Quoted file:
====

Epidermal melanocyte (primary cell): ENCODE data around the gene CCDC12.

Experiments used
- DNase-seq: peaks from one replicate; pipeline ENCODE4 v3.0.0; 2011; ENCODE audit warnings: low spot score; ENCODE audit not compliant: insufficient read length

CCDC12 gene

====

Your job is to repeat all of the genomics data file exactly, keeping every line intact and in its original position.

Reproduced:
Epidermal melanocyte (primary cell): ENCODE data around the gene CCDC12.

Experiments used
- DNase-seq: peaks from one replicate; pipeline ENCODE4 v3.0.0; 2011; ENCODE audit warnings: low spot score; ENCODE audit not compliant: insufficient read length

CCDC12 gene